Out of Step
“Somebody had decided that all these soldiers marching around town needed recreation, so the pier—a fishing pier hitherto known simply as Municipal Pier and whose claim to fame was that down at the end of it was Minsky’s Burlesque Theater- was renamed Servicemen’s Pier and reinvented as a recreation venue.”
When it was Our War, Stella Suberman, Algonquin Books of Chapel Hill, 2003
Subordinate clauses, those bits within a sentence that stand alone between commas or hyphens, modify the independent clauses of the sentences. Used skillfully, they can serve as an adjective, an adverb, or even as a noun clause. Unfortunately, even when grammatically correct, subordinate clauses are like soldiers and easily can get out of step. So what?
The polite answer, by Elmore Leanord: “I try to leave out the parts that people skip.”
As more subjects, adjectives, and adverbs creep into subordinate parts of the sentence, the harder it is to keep track of what the sentence is about. These become the parts that people skip. Consider this:
“Polinichelle, in black and white, his doublet cut in the fashion of a century ago, with humps before and behind, a white frill round his neck and a black mask upon the upper half of his face, stood in the middle, his feet planted wide to steady him, solemnly and viciously banging a big drum.”
Scaramouche, Rafael Sabatini, 1921, Signet Classic 2001
By the time the reader sorts out all the clothes he has lost track of what Polinichelle was doing. Why? The fashion clause is inapposite to the action clause, the subject of the sentence, and does not modify it.
The worst offenders neither complement the subject nor move the action: Consider:
“Retiring his carriers – and ordering the Enterprise back to Pearl Harbor for repairs – he was promising to stand ready to defend a twenty-five hundred-mile front, and assuring high command that the threadbare Cactus Air Force-which by Ghormley’s own count at month’s end had just eight fighters capable of intercepting Japanese bombers and which was struggling to fend off destroyers, much less the entire Combined Fleet—could hold off Nagumo’s still-potent carrier force.”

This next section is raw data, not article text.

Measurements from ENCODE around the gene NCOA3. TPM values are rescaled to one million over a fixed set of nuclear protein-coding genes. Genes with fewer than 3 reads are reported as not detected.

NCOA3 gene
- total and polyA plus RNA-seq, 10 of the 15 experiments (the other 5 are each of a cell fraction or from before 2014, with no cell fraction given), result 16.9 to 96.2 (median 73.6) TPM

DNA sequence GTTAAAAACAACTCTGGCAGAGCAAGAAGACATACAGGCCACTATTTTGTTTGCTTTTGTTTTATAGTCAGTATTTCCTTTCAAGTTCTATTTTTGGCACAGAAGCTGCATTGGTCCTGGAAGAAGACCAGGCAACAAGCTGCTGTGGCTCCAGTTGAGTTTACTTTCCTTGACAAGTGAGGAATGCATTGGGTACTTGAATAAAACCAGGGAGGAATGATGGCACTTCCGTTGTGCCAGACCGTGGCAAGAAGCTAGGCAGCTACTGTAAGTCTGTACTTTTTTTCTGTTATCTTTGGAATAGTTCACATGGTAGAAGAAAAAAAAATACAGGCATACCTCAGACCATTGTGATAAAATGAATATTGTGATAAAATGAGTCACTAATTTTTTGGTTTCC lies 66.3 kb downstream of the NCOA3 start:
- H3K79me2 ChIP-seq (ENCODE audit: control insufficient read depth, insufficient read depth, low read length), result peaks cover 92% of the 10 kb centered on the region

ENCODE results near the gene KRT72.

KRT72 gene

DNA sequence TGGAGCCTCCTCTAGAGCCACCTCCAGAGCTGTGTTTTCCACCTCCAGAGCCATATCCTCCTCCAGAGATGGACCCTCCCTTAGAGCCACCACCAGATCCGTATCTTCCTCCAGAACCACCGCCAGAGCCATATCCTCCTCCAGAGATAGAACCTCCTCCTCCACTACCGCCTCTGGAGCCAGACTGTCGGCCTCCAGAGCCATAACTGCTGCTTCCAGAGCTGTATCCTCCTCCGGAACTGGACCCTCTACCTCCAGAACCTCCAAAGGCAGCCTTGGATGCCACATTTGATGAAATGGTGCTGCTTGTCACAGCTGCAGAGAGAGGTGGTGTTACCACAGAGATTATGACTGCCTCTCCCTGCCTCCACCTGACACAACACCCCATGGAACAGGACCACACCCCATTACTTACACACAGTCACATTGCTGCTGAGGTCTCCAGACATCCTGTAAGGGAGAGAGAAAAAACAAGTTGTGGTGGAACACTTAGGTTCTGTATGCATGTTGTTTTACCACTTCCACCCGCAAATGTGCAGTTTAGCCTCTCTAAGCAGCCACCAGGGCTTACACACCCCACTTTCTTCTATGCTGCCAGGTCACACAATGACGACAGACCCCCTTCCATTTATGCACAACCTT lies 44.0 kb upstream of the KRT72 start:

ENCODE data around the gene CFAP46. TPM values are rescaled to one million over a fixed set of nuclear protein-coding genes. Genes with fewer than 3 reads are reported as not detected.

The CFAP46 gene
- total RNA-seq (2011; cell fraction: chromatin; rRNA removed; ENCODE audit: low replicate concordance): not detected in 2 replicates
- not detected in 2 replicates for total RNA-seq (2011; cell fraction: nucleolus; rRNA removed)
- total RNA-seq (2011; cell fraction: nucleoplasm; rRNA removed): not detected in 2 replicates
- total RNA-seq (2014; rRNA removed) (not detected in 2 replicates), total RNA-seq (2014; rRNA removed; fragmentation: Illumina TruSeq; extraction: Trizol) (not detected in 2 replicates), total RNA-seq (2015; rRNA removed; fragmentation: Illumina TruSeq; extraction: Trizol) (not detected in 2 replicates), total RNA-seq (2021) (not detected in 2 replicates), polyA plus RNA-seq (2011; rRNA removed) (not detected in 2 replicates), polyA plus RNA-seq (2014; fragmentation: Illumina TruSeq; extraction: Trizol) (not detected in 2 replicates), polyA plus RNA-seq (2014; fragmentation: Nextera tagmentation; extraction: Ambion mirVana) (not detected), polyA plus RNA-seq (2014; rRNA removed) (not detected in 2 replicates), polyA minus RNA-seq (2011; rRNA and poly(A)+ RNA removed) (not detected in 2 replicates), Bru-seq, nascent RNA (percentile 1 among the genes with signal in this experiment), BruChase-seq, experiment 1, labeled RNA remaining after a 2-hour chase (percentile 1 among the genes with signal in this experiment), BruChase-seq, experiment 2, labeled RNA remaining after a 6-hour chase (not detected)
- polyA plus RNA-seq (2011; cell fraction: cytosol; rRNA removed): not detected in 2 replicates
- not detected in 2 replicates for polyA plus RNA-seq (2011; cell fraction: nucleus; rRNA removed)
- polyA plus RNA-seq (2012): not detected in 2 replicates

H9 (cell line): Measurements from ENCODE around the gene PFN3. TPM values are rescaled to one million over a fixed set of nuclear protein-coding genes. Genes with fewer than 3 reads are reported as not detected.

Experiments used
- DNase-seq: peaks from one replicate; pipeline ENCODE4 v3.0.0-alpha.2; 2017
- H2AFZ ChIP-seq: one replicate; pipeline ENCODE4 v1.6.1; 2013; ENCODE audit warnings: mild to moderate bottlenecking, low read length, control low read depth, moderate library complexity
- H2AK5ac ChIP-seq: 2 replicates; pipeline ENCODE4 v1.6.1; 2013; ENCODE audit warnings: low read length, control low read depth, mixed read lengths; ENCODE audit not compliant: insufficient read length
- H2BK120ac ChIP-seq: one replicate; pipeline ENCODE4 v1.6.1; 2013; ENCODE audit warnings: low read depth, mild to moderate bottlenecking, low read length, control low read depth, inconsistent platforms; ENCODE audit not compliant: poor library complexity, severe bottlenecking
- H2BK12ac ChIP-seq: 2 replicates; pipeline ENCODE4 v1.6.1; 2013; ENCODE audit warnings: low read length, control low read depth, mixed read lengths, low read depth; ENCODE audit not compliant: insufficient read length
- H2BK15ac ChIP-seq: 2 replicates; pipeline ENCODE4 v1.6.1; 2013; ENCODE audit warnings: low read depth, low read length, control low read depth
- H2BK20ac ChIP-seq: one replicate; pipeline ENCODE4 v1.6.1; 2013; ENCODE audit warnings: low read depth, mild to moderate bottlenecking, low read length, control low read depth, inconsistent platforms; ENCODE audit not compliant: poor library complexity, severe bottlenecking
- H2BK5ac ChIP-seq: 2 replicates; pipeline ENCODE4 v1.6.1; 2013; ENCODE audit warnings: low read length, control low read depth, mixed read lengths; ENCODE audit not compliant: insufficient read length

Neptune’s Inferno, James D. Hornfischer, Random House 2011
At last count there were six, but maybe seven, topics in the subordinate clauses alone, and I have no clear idea of what the primary parts of the sentence were about.
So, if three really good writers can fall into the trap, what about the rest of us? First, we all write subordinate clauses, and should. Second, however, we should mentally check off a few points:
Do not write more than one subordinate clause into a sentence.
Do not write more than one adjective phrase into a subordinate clause, that is, a phrase that modifies the clause rather than modifies the subject of the sentence. If the word ‘and’ appears in a subordinate clause it is a good bet that there is more than one adjective or adjective phrase in it. Run.
Third, even if grammatically correct, a subordinate clause that contains both a subject and a verb should be sized up for its own clothes – why not write it as its own sentence?
And, finally, multiple sentences that contain subordinate clauses and are within a single paragraph will wreck that paragraph such that keeping track of what it’s about is more trouble than it’s worth.
Go back over what you wrote yesterday. Read it in the fresh light of day. Take each sentence and parenthesize or strike out all the subordinate clauses. Read the sentences without them to see if they make as much sense standing alone as when decked out in your verbal tuxedos and ball (point) gowns. If the super phrase doesn’t add to the sentence and the paragraph, let it go.
The use of subordinate clauses that are at tangents to the subject becomes like crying wolf—eventually the reader learns how to skip over them over what is written such that when a real howl is made, it is ignored.
Don’t stand for such insubordination; your reader won’t.